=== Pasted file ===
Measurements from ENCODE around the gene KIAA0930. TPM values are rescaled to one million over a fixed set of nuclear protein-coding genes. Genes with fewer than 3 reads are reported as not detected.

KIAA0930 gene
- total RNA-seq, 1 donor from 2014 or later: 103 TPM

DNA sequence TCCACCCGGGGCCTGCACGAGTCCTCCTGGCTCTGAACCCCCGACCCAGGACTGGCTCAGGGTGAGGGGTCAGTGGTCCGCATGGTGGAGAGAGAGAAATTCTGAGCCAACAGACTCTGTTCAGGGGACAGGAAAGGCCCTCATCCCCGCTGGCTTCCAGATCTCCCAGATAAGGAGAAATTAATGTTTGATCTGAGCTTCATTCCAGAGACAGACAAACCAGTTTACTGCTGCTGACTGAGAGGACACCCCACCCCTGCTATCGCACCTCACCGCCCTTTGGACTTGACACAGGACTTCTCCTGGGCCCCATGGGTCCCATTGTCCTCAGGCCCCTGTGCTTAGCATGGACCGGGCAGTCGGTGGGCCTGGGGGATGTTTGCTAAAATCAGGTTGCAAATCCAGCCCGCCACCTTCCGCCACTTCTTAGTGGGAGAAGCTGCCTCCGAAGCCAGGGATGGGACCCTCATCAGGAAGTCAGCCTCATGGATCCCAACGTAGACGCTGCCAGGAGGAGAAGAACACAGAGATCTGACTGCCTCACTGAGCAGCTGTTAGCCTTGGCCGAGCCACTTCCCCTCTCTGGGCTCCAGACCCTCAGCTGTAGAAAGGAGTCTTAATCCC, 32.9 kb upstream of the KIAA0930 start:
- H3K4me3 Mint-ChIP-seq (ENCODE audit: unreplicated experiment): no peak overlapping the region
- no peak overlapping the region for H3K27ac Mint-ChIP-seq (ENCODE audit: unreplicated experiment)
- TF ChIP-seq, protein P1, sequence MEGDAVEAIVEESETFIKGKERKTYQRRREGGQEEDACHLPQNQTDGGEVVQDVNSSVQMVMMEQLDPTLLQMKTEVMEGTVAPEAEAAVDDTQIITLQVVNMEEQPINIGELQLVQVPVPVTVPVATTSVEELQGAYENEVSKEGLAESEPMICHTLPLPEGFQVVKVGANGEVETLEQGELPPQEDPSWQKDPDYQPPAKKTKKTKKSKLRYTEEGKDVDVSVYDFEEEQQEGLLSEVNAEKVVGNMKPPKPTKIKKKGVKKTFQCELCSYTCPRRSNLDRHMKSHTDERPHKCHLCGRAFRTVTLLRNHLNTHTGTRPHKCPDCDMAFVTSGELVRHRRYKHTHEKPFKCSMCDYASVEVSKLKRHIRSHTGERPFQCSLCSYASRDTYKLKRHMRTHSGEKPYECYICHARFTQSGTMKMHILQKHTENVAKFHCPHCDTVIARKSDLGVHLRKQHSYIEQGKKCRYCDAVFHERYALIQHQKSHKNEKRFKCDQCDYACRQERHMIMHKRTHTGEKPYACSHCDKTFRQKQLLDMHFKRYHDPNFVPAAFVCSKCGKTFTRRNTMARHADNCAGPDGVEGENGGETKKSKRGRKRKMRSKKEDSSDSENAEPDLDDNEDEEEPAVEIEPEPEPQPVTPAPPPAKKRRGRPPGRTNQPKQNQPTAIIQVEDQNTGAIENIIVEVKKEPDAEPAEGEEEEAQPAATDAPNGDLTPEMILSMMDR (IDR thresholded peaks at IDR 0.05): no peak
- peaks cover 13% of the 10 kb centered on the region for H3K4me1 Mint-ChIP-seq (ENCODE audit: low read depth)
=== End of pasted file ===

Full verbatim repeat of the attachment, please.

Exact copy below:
Measurements from ENCODE around the gene KIAA0930. TPM values are rescaled to one million over a fixed set of nuclear protein-coding genes. Genes with fewer than 3 reads are reported as not detected.

KIAA0930 gene
- total RNA-seq, 1 donor from 2014 or later: 103 TPM

DNA sequence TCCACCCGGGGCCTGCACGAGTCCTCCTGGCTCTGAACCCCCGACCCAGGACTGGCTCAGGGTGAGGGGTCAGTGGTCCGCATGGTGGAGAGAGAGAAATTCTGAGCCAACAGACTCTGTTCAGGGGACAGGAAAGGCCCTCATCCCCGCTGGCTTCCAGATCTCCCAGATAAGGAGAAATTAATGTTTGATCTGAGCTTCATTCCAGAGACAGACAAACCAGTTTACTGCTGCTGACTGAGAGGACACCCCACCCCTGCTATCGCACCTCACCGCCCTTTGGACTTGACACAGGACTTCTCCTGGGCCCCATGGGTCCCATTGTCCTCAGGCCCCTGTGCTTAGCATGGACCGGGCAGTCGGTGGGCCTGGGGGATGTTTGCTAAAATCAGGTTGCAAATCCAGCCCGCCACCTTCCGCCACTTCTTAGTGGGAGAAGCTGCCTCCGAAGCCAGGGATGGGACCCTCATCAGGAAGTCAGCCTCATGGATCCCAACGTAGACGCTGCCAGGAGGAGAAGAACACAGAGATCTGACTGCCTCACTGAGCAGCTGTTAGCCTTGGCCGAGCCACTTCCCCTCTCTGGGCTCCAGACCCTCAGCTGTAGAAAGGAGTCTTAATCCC, 32.9 kb upstream of the KIAA0930 start:
- H3K4me3 Mint-ChIP-seq (ENCODE audit: unreplicated experiment): no peak overlapping the region
- no peak overlapping the region for H3K27ac Mint-ChIP-seq (ENCODE audit: unreplicated experiment)
- TF ChIP-seq, protein P1, sequence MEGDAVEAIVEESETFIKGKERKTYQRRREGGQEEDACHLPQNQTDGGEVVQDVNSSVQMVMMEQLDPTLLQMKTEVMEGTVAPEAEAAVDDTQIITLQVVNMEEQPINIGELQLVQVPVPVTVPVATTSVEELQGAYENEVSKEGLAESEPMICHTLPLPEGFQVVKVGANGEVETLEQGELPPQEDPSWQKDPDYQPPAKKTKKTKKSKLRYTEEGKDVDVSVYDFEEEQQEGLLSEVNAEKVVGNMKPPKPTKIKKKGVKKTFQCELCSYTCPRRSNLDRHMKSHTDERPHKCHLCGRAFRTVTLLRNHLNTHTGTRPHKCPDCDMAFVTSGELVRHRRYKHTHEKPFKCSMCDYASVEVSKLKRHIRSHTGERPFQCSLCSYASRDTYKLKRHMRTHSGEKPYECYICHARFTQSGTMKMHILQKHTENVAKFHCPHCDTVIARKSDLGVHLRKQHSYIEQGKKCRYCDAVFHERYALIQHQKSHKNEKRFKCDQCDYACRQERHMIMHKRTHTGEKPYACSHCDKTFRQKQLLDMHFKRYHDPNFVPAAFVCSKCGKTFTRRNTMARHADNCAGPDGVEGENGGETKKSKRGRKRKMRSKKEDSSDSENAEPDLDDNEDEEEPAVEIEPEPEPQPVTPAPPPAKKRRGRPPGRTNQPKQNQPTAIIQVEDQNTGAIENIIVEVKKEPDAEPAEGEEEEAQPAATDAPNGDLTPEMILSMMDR (IDR thresholded peaks at IDR 0.05): no peak
- peaks cover 13% of the 10 kb centered on the region for H3K4me1 Mint-ChIP-seq (ENCODE audit: low read depth)